Deformation

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deformation

[‚def·ər′mā·shən]
(mathematics)
A homotopy of the identity map to some other map.
(mechanics)
Any alteration of shape or dimensions of a body caused by stresses, thermal expansion or contraction, chemical or metallurgical transformations, or shrinkage and expansions due to moisture change.

Deformation

An act of deforming or changing the shape or an alteration in form that a structure undergoes when subjected to the action of a weight or load.

Deformation

 

the change in the relative positions of the particles of a body associated with their displacement. It results from a change in interatomic distances and the regrouping of blocks of atoms. Deformation is usually accompanied by an alteration in the magnitudes of the interatomic forces, a measure of which is elastic stress.

The simplest forms of deformation of a body as a whole are extension-compression, shear, flexure, and torsion. In most cases the observed deformation is a number of types of deformation simultaneously. Ultimately, however, it is possible to reduce any deformation to two of the simplest forms, extension (or compression) and shear. The deformation of a body is completely determinable if the displacement vector for each of its points is known. The deformation of solids in connection with their structural peculiarities is studied in solid-state physics, and the displacements and stresses in solids that are being deformed are investigated by the theory of elasticity and plasticity. In liquids and gases, whose particles have high mobility, the study of deformation is replaced by the study of instantaneous velocity distribution.

Deformation of a solid can be manifested as a consequence of phase transitions associated with a change in volume and with thermal expansion, magnetization (the magnetostrictive effect), and the appearance of an electric charge (the piezoelectric effect), or as a result of the action of external forces. The deformation is called elastic if it disappears after the removal of the load that caused it and plastic if it does not disappear (or does not disappear completely) after the load is removed. Upon deformation all real solids have plastic properties to a greater or lesser extent. Under certain conditions the plastic properties of bodies may be disregarded, as is done in elasticity theory. A solid may with sufficient accuracy be considered elastic, that is, not exhibiting appreciable plastic deformation, as long as the load does not exceed a certain limit.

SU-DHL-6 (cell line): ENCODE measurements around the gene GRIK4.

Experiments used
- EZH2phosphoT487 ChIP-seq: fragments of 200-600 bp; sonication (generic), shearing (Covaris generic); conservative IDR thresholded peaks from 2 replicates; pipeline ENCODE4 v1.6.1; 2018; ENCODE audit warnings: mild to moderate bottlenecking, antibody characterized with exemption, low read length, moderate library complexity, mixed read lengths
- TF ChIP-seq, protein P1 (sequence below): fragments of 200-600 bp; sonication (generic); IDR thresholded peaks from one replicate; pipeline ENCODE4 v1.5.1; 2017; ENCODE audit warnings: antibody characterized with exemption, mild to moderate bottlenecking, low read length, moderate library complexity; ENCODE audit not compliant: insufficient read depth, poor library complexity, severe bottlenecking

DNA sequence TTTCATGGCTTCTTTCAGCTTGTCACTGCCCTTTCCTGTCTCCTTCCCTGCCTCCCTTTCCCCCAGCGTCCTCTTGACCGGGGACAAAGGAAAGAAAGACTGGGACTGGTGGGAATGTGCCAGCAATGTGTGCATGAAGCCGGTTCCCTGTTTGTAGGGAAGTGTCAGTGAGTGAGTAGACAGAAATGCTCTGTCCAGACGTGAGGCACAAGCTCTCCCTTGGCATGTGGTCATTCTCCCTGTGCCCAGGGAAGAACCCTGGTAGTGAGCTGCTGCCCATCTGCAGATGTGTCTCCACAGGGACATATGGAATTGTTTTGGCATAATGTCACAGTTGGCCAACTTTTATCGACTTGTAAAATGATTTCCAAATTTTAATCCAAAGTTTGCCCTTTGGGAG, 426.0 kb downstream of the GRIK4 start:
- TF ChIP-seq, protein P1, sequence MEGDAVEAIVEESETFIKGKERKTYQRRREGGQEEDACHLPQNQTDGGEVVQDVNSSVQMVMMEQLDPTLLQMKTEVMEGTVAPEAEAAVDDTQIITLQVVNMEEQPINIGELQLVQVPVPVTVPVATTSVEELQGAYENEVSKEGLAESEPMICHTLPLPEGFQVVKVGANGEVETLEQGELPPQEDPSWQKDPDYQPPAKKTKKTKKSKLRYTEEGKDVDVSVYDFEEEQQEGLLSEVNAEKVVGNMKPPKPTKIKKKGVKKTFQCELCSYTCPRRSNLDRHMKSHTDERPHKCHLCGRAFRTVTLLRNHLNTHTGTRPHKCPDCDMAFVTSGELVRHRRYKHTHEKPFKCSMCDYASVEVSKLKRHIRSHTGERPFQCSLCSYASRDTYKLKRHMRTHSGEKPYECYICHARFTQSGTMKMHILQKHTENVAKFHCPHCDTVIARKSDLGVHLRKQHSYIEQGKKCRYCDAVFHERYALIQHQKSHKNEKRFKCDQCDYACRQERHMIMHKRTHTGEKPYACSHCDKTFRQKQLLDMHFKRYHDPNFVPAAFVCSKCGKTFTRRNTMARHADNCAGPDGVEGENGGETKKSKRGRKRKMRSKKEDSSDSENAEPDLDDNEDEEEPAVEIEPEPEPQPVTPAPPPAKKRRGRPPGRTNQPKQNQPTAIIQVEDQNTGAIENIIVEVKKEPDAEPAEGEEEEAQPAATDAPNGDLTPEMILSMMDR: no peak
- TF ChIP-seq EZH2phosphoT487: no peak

The nature of plastic deformation may vary depending on temperature, the duration of action of the load, and the rate of deformation. If the load applied to the body is constant, the deformation changes with time; this phenomenon is called creep. The creep rate increases with temperature. Relaxation and elastic aftereffect are special cases of creep. Relaxation is the process of spontaneous decrease in internal stress over time at constant deformation. The process of spontaneous increase in deformation at constant stress is called an aftereffect. One of the theories explaining the mechanism of plastic deformation is the theory of dislocations in crystals.

In the theory of elasticity and plasticity, bodies are regarded as continuous. Continuity, which is the ability to fill the entire volume occupied by the material of a body, without any empty space, is one of the basic properties ascribed to real bodies. The concept of continuity also applies to the elementary volumes into which a body can be divided mentally. A change in the distance between the centers of each of two contiguous infinitely small volumes in a body not subject to fracture must be small compared with the initial value of that distance.

The simplest elementary deformation is the relative elongation of a certain element: є = (l1- 1)ll, where l1 is the length of an element after deformation and l is the original length of the element. In practice, small deformations are more often encountered, so that є < < 1.

Deformation is measured either in the process of testing materials to ascertain their mechanical properties or in the study of structures by actual measurement on them or on models to evaluate the stresses. Elastic deformations are quite small, and high accuracy is necessary when measuring them. Strain gauges are most generally used to study deformation. Extensive use is also made of resistance strain gauges, the optical polarization method of studying stresses, and X-ray structural analysis. In assessing local plastic deformation, a grid is etched on the surface of an article or the surface is covered with an easily cracked lacquer.

REFERENCES

Rabotnov, Iu. N. Soprotivlenie materialov. Moscow, 1950.
Kuznetsov, V. D. Fizika tverdogo tela, vols. 2-4, 2nd ed. Tomsk 1941-47.
Sedov, L. I. Vvedenie v mekhaniku sploshnoi sredy. Moscow, 1962.

deformation

Any change of form, shape, or dimensions produced in a body by a stress or force, without a breach of the continuity of its parts.
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There appears to be the same magnitude of modulus of longitudinal elasticity before the initial transition prior to inelastic deformation.
But the inelastic deformation mechanism may be different in amorphous and crystalline polymers.